What’s the common thread between Europe’s financial mess, particularly among the PIIGS (Portugal, Ireland, Italy, Greece and Spain), and the financial mess in the U.S.? That question could be more easily answered if we asked instead: What’s necessary to cure the financial mess in Europe and the U.S.? If European governments and the U.S. Congress ceased the practice of giving people what they have not earned, budgets would be more than balanced. For government to guarantee a person a right to goods and services he has not earned, it must diminish someone else’s right to what he has earned, simply because governments have no resources of their very own.
The first order of business in reaching a solution to the financial mess in Europe and the U.S. must be the recognition that governments have been doing a class of unsustainable things, mostly giving people special privileges and things that they have not earned. It’s a matter of not simply what’s good or bad for the beneficiaries but what its effect is on society at large and the welfare of a nation.
Take the understandably humane motivation to provide health-care services for the medically indigent. If one is concerned about the health needs of a person, why shouldn’t the government also provide him with resources for nutrition? Good health is not just medical services and food but a decent place to live. Furthermore, good health is a matter of not just physical well-being but mental well-being as well, so why not have government-sponsored vacations? That’s not such a far-fetched idea as one might imagine. Antonio Tajani, the European commissioner for industry and entrepreneurship, has declared vacationing to be a “human right.”
Growing social spending in the name of health is just one example of a much larger process affecting the whole of our societies. There’s a process we might call contagion, in which spending automatically and unavoidably breeds more spending. For example, if government provides subsidies for wheat farmers, corn farmers will organize and protest that it’s unfair not to grant them subsidies. What case can be made for government’s not granting subsidies to all farmers? Then there’s contagion across borders. If European farmers get subsidies, American farmers are going to demand subsidies to “even the playing field.” How about government bailouts? There’s contagion there as well. If Congress bails out General Motors, what’s the justification for not also bailing out Chrysler and JPMorgan Chase, Bank of America, Fannie Mae, AIG, Citigroup and other failed enterprises? Bailouts are contagious both in the short and the long run. Bailouts create what’s known as a moral hazard, in which people have reduced incentive to mend their ways.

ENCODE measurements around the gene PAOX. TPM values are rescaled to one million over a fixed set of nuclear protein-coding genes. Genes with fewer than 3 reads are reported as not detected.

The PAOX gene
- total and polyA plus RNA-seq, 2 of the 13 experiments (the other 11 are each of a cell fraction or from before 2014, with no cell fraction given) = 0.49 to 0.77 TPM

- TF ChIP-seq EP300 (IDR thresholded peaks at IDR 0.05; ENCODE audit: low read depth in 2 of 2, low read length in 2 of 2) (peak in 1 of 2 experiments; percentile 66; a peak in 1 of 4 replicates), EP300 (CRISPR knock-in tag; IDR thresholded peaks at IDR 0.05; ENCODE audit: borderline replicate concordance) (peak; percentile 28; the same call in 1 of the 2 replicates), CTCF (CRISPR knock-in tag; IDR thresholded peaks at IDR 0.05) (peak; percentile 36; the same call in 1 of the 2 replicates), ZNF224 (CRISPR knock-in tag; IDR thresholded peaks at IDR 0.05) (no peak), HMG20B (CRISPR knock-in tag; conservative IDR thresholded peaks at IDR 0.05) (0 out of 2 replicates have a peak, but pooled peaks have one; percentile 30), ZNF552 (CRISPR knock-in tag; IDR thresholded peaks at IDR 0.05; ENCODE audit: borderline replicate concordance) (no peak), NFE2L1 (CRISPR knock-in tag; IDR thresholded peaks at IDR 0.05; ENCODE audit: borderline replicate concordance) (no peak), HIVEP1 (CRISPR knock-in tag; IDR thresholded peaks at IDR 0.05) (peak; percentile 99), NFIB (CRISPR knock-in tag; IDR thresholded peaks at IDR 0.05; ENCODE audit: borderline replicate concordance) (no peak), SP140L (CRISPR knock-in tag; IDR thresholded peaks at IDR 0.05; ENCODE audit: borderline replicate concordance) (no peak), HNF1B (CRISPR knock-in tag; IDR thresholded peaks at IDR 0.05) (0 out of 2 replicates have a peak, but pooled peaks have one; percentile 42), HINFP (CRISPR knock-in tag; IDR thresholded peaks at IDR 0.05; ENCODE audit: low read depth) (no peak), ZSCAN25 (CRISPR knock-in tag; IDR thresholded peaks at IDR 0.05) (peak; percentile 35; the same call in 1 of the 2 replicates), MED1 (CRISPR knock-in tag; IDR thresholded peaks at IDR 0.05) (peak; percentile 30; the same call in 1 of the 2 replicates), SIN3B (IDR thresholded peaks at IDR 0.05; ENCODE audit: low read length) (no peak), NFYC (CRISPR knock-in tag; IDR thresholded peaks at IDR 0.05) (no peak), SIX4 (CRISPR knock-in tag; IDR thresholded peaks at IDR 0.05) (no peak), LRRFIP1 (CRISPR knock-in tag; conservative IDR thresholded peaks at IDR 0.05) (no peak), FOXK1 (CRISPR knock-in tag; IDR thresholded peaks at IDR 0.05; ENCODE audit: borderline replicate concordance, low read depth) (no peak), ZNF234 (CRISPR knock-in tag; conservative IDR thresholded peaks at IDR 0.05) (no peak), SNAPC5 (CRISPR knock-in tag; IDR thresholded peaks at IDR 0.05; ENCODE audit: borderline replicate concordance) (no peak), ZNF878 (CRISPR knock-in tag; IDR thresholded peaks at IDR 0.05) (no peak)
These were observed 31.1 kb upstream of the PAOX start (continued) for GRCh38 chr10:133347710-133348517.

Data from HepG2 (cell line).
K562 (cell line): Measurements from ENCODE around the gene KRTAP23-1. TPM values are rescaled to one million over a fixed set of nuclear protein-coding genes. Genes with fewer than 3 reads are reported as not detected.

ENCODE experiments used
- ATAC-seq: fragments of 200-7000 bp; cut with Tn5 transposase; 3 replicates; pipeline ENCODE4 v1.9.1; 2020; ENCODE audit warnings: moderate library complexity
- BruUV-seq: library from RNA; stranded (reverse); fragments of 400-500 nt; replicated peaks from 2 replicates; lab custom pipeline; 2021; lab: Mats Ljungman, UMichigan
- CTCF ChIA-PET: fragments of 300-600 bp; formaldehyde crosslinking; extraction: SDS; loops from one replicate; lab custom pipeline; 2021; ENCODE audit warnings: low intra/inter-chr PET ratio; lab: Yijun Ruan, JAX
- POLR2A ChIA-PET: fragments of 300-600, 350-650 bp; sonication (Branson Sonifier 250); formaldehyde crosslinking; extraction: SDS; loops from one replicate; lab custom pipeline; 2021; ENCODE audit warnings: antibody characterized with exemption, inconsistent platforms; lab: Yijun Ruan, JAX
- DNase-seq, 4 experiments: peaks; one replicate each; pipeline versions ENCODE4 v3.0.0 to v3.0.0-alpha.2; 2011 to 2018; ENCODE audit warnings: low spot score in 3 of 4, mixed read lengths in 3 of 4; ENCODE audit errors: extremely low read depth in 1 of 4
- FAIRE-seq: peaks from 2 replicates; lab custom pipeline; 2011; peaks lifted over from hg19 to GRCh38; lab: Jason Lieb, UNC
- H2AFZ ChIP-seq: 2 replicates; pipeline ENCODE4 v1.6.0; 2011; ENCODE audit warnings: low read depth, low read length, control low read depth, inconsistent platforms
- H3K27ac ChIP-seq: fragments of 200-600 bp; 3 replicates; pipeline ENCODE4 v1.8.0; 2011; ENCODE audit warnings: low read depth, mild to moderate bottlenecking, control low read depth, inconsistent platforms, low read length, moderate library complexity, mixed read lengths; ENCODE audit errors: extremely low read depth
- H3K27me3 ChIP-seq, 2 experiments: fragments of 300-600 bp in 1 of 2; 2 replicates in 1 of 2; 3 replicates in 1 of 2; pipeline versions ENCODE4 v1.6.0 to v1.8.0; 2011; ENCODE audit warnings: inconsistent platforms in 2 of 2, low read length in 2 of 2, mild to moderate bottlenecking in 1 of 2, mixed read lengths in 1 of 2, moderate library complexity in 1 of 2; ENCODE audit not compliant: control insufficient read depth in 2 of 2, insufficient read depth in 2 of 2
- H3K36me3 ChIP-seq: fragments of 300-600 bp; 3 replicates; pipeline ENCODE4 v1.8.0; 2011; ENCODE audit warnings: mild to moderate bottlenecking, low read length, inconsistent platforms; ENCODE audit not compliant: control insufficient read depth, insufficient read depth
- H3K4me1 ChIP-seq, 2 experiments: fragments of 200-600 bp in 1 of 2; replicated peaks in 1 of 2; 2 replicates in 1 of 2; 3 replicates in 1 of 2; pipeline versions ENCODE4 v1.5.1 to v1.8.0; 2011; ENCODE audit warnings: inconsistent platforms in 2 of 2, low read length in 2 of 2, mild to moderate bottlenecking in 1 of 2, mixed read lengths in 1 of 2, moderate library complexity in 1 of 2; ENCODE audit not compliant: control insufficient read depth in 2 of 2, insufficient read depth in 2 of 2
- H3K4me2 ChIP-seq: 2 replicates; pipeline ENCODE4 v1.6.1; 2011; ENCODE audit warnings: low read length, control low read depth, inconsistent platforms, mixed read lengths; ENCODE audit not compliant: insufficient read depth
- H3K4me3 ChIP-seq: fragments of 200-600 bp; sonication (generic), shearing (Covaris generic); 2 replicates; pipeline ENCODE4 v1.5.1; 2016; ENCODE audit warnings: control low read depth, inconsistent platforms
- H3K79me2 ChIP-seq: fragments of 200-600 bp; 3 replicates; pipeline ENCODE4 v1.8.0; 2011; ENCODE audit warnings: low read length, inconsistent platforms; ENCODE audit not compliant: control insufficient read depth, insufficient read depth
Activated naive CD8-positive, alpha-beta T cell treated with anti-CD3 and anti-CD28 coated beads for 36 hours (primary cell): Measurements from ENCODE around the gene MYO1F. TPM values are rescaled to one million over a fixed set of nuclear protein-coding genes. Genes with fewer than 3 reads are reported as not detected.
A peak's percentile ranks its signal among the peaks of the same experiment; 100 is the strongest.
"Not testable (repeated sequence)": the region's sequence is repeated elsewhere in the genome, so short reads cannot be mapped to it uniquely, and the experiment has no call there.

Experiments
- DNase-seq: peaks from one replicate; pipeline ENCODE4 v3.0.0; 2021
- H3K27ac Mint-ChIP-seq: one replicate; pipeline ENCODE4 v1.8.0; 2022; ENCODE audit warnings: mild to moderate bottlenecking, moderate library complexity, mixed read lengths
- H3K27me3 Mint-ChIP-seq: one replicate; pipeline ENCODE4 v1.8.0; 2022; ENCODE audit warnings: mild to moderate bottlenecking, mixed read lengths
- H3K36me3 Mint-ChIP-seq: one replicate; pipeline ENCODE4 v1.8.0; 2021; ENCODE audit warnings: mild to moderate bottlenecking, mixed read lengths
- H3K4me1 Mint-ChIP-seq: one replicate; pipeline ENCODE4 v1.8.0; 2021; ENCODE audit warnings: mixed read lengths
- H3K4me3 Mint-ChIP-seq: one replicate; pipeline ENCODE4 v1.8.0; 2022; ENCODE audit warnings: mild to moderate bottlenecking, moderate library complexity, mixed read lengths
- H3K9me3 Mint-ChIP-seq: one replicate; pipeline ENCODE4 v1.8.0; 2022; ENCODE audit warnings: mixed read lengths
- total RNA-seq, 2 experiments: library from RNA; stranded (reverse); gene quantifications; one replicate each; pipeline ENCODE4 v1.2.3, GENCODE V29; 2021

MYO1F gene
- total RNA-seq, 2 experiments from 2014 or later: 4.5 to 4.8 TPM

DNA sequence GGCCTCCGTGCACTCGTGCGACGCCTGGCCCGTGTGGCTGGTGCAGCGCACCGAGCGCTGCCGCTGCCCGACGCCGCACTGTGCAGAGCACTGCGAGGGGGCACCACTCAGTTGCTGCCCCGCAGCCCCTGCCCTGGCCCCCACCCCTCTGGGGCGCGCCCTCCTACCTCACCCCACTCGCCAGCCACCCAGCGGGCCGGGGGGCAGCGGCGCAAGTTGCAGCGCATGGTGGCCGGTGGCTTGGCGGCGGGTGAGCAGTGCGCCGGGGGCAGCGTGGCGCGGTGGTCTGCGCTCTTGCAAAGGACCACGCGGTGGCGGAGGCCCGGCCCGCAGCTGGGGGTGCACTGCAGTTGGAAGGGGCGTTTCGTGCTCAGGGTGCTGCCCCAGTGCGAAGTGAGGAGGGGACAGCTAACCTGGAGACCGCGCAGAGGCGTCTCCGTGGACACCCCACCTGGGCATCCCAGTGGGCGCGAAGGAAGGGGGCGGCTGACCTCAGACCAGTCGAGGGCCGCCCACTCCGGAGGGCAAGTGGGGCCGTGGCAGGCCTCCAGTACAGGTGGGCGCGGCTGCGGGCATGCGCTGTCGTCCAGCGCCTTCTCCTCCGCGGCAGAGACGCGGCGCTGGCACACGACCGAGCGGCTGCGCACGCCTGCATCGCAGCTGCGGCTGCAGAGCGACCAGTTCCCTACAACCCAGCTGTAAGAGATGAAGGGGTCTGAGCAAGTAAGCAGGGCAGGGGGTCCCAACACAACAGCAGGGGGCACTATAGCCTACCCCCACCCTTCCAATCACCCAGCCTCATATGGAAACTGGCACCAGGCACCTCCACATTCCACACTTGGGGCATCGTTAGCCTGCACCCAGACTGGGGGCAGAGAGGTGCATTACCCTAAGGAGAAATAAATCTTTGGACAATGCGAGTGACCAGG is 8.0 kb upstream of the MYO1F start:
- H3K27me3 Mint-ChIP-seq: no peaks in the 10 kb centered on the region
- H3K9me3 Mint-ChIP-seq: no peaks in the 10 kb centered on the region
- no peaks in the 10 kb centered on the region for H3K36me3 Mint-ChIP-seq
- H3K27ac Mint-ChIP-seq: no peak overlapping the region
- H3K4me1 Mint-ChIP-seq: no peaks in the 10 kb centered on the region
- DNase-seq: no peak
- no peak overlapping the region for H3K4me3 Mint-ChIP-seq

The bottom line is that the sole tendency of the welfare state is for it to grow and consume more and more of a nation’s income. According to “Measuring the Unfunded Obligations of European Countries” (January 2009), by the Dallas-based National Center for Policy Analysis, by 2050, the average EU country will need more than 60 percent of its gross domestic product to fulfill its obligations. According to the 2008 Social Security and Medicare trustees reports, the combined unfunded liability of just these two government programs has reached $101.7 trillion in today’s dollars.
It turns out that if Congress taxed away our entire $14 trillion 2011 GDP and put it in the bank, it would just barely cover Social Security and Medicare liabilities. That observation suggests that we can’t tax our way out of our fiscal mess. In order to avoid permanent stagnation or total economic collapse, governments must start the process of reducing welfare spending. I wouldn’t recommend cold turkey for a heroin addict, neither would I recommend cold turkey for all those people who have been addicted and made dependent upon government handouts. We must find a compassionate way to wean people off government.